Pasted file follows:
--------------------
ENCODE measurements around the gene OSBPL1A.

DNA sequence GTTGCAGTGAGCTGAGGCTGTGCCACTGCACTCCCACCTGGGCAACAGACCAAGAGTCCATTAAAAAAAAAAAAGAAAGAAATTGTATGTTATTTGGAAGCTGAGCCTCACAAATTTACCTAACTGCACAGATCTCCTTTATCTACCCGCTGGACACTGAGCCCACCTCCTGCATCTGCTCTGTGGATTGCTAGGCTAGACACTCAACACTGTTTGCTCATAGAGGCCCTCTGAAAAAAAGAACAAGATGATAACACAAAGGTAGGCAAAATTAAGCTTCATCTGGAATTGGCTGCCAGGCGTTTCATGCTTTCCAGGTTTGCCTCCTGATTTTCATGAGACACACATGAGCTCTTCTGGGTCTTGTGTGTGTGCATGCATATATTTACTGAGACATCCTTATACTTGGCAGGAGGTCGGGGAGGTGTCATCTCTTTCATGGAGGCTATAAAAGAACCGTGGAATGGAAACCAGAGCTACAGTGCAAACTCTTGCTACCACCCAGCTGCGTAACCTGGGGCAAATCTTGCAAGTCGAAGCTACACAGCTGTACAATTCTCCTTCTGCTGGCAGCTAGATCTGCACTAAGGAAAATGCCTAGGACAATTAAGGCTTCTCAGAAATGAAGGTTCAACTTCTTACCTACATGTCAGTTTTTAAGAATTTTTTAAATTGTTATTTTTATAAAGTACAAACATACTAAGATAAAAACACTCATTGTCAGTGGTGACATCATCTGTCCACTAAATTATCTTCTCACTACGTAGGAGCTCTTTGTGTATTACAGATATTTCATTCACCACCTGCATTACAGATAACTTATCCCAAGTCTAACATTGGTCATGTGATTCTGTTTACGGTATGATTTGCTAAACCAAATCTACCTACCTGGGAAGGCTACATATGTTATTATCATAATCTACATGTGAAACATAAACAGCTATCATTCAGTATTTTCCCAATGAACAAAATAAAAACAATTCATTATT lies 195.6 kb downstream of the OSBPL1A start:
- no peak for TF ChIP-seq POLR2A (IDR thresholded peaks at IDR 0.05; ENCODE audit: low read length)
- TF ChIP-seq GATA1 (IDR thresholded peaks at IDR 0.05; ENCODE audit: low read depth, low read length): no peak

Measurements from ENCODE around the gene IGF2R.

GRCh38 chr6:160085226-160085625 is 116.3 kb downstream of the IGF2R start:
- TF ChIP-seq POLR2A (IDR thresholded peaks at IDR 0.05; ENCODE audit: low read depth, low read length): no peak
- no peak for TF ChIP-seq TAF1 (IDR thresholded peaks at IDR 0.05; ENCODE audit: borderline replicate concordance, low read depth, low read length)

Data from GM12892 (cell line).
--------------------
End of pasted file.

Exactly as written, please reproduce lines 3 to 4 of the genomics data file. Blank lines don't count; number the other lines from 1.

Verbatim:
- no peak for TF ChIP-seq POLR2A (IDR thresholded peaks at IDR 0.05; ENCODE audit: low read length)
- TF ChIP-seq GATA1 (IDR thresholded peaks at IDR 0.05; ENCODE audit: low read depth, low read length): no peak